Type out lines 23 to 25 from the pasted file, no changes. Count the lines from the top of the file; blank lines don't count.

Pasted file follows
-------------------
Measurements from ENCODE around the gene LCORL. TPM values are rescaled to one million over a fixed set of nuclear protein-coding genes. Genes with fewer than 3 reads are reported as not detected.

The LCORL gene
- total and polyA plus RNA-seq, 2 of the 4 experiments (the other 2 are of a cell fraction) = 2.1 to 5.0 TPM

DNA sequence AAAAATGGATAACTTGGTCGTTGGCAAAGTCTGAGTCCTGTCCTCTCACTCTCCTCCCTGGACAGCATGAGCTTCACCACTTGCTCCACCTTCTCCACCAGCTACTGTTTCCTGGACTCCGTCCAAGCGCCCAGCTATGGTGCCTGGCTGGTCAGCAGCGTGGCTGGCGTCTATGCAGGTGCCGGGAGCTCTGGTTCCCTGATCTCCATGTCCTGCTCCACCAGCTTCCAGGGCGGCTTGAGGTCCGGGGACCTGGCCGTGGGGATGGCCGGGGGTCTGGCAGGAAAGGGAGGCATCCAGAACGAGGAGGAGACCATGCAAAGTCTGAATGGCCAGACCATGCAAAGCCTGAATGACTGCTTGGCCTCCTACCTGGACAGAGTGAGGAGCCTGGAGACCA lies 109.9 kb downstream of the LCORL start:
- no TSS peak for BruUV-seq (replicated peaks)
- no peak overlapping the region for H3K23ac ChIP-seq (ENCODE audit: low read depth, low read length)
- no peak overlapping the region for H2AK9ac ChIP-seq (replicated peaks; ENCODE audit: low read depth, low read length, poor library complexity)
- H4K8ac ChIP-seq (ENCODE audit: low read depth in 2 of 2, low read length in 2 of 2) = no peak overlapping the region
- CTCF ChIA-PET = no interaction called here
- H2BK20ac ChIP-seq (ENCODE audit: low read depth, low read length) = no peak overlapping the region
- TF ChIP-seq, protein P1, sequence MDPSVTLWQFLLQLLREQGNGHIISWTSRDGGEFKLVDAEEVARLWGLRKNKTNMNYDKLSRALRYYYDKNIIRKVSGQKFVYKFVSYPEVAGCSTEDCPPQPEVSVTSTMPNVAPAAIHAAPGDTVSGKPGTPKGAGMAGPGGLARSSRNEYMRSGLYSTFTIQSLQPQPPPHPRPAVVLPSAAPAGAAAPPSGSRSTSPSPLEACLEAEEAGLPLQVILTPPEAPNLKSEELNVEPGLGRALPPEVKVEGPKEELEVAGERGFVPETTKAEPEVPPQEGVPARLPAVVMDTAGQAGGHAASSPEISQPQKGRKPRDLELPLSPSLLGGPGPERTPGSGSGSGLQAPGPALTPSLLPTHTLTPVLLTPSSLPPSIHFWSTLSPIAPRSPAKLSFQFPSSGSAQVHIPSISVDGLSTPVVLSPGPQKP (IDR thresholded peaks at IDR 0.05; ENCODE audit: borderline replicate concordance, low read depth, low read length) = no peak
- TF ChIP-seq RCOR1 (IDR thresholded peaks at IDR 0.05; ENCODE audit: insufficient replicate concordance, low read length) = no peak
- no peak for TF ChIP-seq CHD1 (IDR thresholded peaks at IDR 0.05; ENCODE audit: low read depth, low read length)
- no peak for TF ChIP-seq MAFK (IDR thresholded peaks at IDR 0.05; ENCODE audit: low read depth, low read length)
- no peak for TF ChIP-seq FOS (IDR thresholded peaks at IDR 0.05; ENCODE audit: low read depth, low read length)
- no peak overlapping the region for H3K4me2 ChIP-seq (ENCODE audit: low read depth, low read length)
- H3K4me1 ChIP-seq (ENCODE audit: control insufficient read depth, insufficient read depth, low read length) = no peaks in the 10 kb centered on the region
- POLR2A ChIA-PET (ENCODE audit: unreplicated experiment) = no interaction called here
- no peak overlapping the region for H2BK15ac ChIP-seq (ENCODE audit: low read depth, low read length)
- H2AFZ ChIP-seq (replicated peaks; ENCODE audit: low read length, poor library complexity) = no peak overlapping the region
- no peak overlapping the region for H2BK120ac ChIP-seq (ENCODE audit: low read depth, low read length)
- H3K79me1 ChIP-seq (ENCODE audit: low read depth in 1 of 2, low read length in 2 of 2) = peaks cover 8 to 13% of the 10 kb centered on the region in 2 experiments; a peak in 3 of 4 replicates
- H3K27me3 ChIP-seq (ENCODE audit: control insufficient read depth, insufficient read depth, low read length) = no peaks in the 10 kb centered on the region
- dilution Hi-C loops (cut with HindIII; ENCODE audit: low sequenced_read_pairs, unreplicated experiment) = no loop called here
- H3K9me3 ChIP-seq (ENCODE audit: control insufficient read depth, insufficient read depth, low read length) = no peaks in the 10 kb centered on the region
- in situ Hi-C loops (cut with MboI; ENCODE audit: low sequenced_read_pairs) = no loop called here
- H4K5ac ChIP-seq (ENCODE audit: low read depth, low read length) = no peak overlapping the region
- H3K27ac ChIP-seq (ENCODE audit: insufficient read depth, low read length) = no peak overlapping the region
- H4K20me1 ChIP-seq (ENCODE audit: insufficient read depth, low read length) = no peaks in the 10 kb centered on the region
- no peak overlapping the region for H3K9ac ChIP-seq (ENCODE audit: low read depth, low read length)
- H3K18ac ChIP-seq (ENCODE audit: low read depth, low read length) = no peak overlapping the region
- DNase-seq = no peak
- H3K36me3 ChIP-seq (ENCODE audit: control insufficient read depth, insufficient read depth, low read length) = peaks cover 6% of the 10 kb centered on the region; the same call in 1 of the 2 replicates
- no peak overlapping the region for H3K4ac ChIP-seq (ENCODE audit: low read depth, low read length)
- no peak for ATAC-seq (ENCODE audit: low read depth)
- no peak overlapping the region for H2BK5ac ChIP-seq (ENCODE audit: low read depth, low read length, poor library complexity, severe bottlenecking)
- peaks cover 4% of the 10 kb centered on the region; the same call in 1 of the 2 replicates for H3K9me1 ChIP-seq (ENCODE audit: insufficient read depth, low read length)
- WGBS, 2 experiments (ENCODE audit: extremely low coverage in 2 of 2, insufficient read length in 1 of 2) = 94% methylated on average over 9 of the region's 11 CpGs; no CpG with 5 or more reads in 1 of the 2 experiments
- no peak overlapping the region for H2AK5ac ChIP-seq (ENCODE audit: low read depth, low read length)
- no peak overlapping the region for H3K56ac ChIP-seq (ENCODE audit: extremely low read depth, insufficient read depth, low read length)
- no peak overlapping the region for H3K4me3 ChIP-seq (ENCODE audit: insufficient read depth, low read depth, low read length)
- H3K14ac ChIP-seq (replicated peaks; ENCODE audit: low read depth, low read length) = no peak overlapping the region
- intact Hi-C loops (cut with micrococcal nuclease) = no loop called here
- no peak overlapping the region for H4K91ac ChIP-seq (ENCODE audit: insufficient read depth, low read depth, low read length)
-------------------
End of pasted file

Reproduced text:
- H3K27me3 ChIP-seq (ENCODE audit: control insufficient read depth, insufficient read depth, low read length) = no peaks in the 10 kb centered on the region
- dilution Hi-C loops (cut with HindIII; ENCODE audit: low sequenced_read_pairs, unreplicated experiment) = no loop called here
- H3K9me3 ChIP-seq (ENCODE audit: control insufficient read depth, insufficient read depth, low read length) = no peaks in the 10 kb centered on the region